In our last post, our creative director, Matt Steel, explored how typography can communicate your brand’s message in concrete ways. In this post, he dives deep into three distinct typography examples to show you how a few major brands are communicating their message through the artful and strategic use of type.
Brand font makeover: Southwest
In How to Connect Your Brand With Your Audience, I put forth the example of Southwest Airlines as a company with a powerful love-based mission. Their typography is a visual extension of those core values. It’s approachable, friendly, and distinct without calling too much attention to itself. The custom Southwest Sans font family, which was designed by Monotype Studio under direction from Lippincott, has an ergonomic quality thanks to elliptical curves and streamlined details.
Southwest’s previous identity was built around a Helvetica-based logotype that had come to feel tired and dated. Many of their campaigns used Interstate, a typeface inspired by US highway signage. The mixture of rational European Helvetica with the Americana vibe of Interstate created an uncomfortable culture clash. This new system uses one typeface throughout, with minor customizations in the logotype. Southwest Sans draws from a more eclectic range of influences than the previous fonts for a look that is equally distinct and region-agnostic.
Brand font makeover: The Financial Times
In 2014, The Financial Times redesigned their newspaper. Typography was their core focus, and the results are stunning.
The publication kept its iconic peach background color, but almost everything else was up for grabs. FT commissioned type designer Kris Sowersby to create a suite of custom typefaces that could be used across media. His brief was to:
Produce a sharper, more modern newspaper that shows off the FT’s strengths in reporting, analysis and visual journalism. The newspaper needed to be more than just a snapshot of the website at a particular point in the day, but an edited selection of the best the FT has to offer. It needed to complement FT.com and provide a competitive “finite” read of “what you need to know” each day.
News faces are often compact, narrow, and blunt compared to other typefaces. But the layout of all FT editions was becoming wider and more expansive to accommodate slower, longer-form pieces, and this opened up the typographic possibilities to include designs that were a little more relaxed.
The FT wanted an elegant, authoritative serif with the versatility to handle news and features in the arts, science and sport — as well as finance. Furthermore, the typeface had to work across media, from wide-printed broadsheets to narrow mobile screens.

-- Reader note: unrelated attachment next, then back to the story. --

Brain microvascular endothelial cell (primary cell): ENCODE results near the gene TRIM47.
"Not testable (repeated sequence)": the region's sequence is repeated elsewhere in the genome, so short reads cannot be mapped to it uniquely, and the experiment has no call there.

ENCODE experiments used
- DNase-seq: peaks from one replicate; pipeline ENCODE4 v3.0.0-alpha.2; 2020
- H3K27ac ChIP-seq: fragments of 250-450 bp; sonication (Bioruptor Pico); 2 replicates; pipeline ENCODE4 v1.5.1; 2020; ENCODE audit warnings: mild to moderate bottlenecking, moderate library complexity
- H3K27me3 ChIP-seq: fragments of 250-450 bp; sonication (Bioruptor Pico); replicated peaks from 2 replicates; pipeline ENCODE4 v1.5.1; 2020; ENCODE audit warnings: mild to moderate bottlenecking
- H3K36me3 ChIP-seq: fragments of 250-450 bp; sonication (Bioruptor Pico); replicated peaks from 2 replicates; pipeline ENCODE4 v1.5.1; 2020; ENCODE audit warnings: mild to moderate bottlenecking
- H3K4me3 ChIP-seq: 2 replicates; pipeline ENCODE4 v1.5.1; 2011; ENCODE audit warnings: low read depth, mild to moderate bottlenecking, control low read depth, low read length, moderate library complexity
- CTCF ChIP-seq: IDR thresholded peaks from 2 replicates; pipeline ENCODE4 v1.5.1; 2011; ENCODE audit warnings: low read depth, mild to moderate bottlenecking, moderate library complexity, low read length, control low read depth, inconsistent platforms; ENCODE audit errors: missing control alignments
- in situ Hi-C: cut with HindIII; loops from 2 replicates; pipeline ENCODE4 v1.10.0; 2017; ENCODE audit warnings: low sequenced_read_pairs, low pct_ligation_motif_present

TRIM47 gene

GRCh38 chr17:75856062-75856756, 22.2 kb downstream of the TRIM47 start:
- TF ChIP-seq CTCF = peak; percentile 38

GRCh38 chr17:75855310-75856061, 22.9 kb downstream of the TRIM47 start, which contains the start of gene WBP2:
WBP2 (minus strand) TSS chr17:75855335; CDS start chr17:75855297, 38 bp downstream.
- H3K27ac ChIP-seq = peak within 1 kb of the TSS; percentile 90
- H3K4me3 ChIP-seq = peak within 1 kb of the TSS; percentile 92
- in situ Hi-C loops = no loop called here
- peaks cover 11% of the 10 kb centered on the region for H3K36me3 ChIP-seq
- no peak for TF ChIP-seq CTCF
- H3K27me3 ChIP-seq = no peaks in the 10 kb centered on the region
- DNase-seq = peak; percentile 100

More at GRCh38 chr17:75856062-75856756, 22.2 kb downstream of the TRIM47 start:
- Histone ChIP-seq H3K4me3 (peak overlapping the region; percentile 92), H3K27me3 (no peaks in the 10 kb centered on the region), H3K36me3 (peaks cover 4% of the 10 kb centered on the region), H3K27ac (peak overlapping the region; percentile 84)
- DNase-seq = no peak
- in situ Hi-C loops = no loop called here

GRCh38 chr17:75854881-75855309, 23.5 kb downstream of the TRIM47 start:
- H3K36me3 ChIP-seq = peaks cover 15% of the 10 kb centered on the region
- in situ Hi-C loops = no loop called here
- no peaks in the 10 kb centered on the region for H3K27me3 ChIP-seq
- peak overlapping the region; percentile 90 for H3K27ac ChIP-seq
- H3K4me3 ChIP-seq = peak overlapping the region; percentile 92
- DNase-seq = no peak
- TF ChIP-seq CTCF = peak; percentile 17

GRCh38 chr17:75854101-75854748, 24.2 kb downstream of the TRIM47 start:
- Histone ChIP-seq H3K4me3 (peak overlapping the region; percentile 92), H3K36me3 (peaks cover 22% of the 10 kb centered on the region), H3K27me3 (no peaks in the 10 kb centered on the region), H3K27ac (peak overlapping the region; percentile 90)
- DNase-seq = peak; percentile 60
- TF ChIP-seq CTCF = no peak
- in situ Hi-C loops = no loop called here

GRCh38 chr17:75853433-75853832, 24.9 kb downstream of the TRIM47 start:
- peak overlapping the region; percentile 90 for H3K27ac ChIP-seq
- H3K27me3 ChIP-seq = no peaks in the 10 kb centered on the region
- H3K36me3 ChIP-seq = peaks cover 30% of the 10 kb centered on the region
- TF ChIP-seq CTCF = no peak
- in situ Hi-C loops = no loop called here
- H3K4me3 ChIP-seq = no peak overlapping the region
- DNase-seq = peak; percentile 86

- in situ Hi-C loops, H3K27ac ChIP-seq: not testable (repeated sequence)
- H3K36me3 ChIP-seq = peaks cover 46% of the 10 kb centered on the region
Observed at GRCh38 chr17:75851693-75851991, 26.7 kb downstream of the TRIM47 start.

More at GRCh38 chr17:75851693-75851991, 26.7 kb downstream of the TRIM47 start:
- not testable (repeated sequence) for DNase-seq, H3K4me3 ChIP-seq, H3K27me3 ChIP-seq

The final set of fonts, which were made in both text and headline variations, is a masterful balance of panache and sobriety, economy and space.
Brand font harmony: Airbnb
With the right message and imagery, a single typeface with just a few weights can carry the day. Airbnb is an excellent example of this approach. Their logotype is based on Brown, a sans serif typeface with minimal contrast and open forms. For everything from headlines to body copy, navigation, and captions, they use Circular, which shares characteristics with Brown but is more versatile and economical. It’s clear at small sizes and crisp in headlines. Many people would be unable to distinguish Circular from Helvetica, but put the two side by side and Circular’s unassuming warmth and superior readability is apparent. As type reviewer Benjamin Shaykin says, “[Some typefaces] surprise you with their very regularity – their sense of rightness, of always having been there. They are so of the current moment that they seem classic and timeless. … [Circular falls] into this category.”
Although the typeface has become quite popular in tech circles, Circular is nevertheless a perfect fit for Airbnb’s web-based brand. They stand for hospitality in unique places, and that message is clearly conveyed through typography that welcomes through thoughtful use of scale, weight and pacing – on phones, laptops, and beyond.
The Certainty of Death and Typefaces
I believe we’re entering a new golden age of typography. Some say that language is dying, and writing is de-evolving to little more than 140-character brain-vomit. I disagree. Since the first word was grunted into some foggy neolithic dawn, language has been dying and reanimating, shedding one skin as it grows into another. If typography is a celebration of language and writing in particular, then the life-affirming power of a well-dressed word has never been greater.
For typographers and publishers, the available tools and technology have improved by leaps and bounds. The web is shaking off its awkward teenage phase of default design. Digital reading experiences can now be custom-tuned for desktops, knees, and palms. Junk mail is gasping on its deathbed. Niche magazines and books with sophisticated typography are on the rise. A new generation of readers are coming of age, and they’ve grown up with an unprecedented awareness of letters. Customers have never expected more of your online and offline presence. Some may read fewer books, but nearly all of them are reading more than ever before. They expect excellence.
How will your brand respond? Will you blend in with the masses? Will you neglect readers with thoughtless typography? Or will you empower and delight your audience by giving good content the form and visibility it deserves?